Our concern as ministers of the Gospel, whether lay or ordained, is for the welfare of the other. When it is not, we have violated our calling, whether married or celibate. We have made our own satisfaction the goal or benefit of the ministry. Our needs and desires have taken priority over those of the other. Donald Cozzens writes that, “Celibates are perceived as men and women for others. As missionaries, teachers, nurses and pastors, they have ‘left all’ and risked everything in heroic response to the gospel.”[11] He also writes with regard to celibacy, “Living simply and humbly by the lights of the gospel in a culture saturated with self-serving ambition and insatiable material lust is indeed counter-cultural – and radical.”[12] Certainly, this is true for the lifelong celibate, but equally so for all those who engage in ministry.

Ministry and hospitality are related concepts. Hospitality precedes any real opportunity for ministry. Fr. Mark O’Keefe, OSB, notes, “Ministry is about hospitality. In whatever form or context, ministry involves welcoming others as they are and in their concrete and unique circumstances, welcoming Christ in them, and, then, helping them to see and to welcome Christ for themselves in the sometimes unlikely situations where He is not easily recognized.”[13] With hospitality comes the freedom to listen deeply, rather than merely to tell, advise or answer.

Over and over, as I have read literature on celibacy, there is frequent reference to this matter of focus and freedom, the freedom to minister to another without a potential sense or fear of attachment or possessiveness. Yet many of these observations seemed to apply equally to me as a married pastor ministering to a parishioner. For example, Fr. Skudlarek writes about monastic celibacy, “Celibacy can also allow the monk to enter into a deeper and more mature relationship with other people, freed from the craving of pleasure or self-interest that is such a common, even if unintended and unrecognized component of most friendships.”[14]

Elizabeth Abbott, with reference to Kathleen Norris’ discussion in Cloister Walk, notes a point of similarity between celibacy and marriage, “Like Benedictine celibacy, marriage begins as a sacred lifetime commitment that requires self-transcendence.”[15] Richard Sipe comments, “Celibacy rests on an appreciative option to forgo the goodness of unitive and procreative love for the sake of serving the reign of God by loving others unconditionally.”[16] In a similar vein, he writes, “Celibacy is altruism – sacrifice of self for the other – or it is empty and fraudulent. Work, prayer, and community are united under the impulse and force of altruism – the reason for celibate striving.”[17] Sipe then adds, “When ministry is coupled with celibacy, the expectation of altruism…is intensified in the minds of the public. That – service without reward – is the primary expectation lay people have of their clergy.”[18] I would simply add, “regardless of whether they are permanently celibate or married.”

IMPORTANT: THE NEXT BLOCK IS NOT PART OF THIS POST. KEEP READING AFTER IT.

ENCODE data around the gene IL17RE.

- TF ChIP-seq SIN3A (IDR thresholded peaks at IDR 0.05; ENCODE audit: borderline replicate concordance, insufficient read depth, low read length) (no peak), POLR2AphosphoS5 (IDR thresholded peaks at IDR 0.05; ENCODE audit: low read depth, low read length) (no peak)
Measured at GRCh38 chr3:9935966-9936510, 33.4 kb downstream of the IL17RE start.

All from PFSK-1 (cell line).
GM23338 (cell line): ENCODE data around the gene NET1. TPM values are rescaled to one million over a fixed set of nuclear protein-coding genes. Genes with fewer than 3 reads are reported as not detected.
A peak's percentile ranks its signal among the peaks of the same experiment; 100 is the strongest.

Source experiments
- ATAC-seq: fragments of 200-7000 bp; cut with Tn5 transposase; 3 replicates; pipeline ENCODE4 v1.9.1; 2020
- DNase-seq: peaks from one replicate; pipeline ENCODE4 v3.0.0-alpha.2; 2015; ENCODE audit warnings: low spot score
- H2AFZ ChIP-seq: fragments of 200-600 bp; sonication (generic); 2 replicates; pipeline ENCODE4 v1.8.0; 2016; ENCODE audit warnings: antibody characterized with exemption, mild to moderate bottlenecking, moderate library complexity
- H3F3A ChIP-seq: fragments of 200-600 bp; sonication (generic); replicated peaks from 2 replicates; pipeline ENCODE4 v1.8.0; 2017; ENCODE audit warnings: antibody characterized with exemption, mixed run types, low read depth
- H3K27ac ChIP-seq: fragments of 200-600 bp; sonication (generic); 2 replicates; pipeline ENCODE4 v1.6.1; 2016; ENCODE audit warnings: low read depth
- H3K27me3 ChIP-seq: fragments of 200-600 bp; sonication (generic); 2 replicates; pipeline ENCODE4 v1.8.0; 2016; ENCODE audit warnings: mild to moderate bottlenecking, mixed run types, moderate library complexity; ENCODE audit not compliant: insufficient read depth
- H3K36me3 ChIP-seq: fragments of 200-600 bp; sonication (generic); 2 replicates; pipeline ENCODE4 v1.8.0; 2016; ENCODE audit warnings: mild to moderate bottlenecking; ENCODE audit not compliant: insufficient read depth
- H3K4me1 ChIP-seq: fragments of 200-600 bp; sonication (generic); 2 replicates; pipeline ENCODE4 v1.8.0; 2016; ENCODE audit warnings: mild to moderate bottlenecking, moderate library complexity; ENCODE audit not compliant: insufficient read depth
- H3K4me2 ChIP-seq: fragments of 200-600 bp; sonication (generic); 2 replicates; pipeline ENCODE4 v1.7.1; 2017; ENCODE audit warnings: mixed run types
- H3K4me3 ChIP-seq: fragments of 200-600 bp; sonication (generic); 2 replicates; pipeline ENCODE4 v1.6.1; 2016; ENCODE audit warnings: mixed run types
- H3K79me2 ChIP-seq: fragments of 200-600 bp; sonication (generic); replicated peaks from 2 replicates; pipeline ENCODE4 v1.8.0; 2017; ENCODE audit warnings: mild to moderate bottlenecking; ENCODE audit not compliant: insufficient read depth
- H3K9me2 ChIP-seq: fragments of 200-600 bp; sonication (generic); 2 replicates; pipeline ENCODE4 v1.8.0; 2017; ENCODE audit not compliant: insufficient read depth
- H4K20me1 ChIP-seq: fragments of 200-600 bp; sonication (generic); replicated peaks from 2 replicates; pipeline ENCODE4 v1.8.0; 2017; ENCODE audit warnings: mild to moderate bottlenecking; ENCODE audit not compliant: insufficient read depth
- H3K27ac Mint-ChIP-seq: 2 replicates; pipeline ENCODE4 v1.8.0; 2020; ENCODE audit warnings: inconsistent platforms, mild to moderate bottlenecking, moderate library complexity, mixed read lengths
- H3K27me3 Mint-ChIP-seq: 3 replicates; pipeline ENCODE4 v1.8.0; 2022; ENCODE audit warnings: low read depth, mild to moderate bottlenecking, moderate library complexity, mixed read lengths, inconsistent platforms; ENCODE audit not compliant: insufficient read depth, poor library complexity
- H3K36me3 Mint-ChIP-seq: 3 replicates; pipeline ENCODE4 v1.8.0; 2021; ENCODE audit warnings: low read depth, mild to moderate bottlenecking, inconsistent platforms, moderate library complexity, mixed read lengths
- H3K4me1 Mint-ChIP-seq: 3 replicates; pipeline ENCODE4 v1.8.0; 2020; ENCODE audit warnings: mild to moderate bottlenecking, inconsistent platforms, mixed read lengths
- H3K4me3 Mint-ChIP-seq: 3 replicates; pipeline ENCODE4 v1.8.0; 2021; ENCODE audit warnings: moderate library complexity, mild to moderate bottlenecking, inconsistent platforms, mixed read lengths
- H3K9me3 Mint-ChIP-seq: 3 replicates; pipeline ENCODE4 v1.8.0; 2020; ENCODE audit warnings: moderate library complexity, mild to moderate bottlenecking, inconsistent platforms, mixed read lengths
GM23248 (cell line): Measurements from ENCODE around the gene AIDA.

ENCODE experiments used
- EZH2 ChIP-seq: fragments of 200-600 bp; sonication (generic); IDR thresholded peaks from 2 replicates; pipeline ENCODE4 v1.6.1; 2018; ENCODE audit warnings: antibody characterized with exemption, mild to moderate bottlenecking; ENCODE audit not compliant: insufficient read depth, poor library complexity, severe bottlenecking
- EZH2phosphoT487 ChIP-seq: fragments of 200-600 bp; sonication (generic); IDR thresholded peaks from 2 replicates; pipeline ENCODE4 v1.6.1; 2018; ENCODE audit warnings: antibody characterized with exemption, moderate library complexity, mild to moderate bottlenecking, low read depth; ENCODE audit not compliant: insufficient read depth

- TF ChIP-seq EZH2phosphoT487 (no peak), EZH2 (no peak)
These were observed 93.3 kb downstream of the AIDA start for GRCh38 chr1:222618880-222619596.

All people who receive ministry should anticipate the attitude of altruism. This is true for all ministers, the goal toward which all ministry should strive. In all of these quotations, both the celibate and the married minister are called to self-transcendence in the moments of ministry. The attitude that attends these quotations in relationship to celibacy and marriage seems to apply equally well, even more perhaps, to the attitude one ought to assume in any ministry – self-transcendence, the goal of focusing on the situation and the needs of the other. In terms of professional ethics, Richard Gula suggests that “a virtuous professional acts inclusively in offering service, in giving reasonable preference to the interests of others, and in not taking advantage of their vulnerability.”[19]

In a culture that bombards us with notions of sex as recreation and is thoroughly saturated with unrelenting sexual innuendo, any notion of celibacy is a difficult concept to grasp. I offer a workshop for seminarians on celibacy and the media in which I state that there is virtually nothing in the media (film and television, in particular) that would support the decision to be celibate, unless one radically severs the notions of celibacy and chastity, in which case media promote celibacy without any regard for chastity.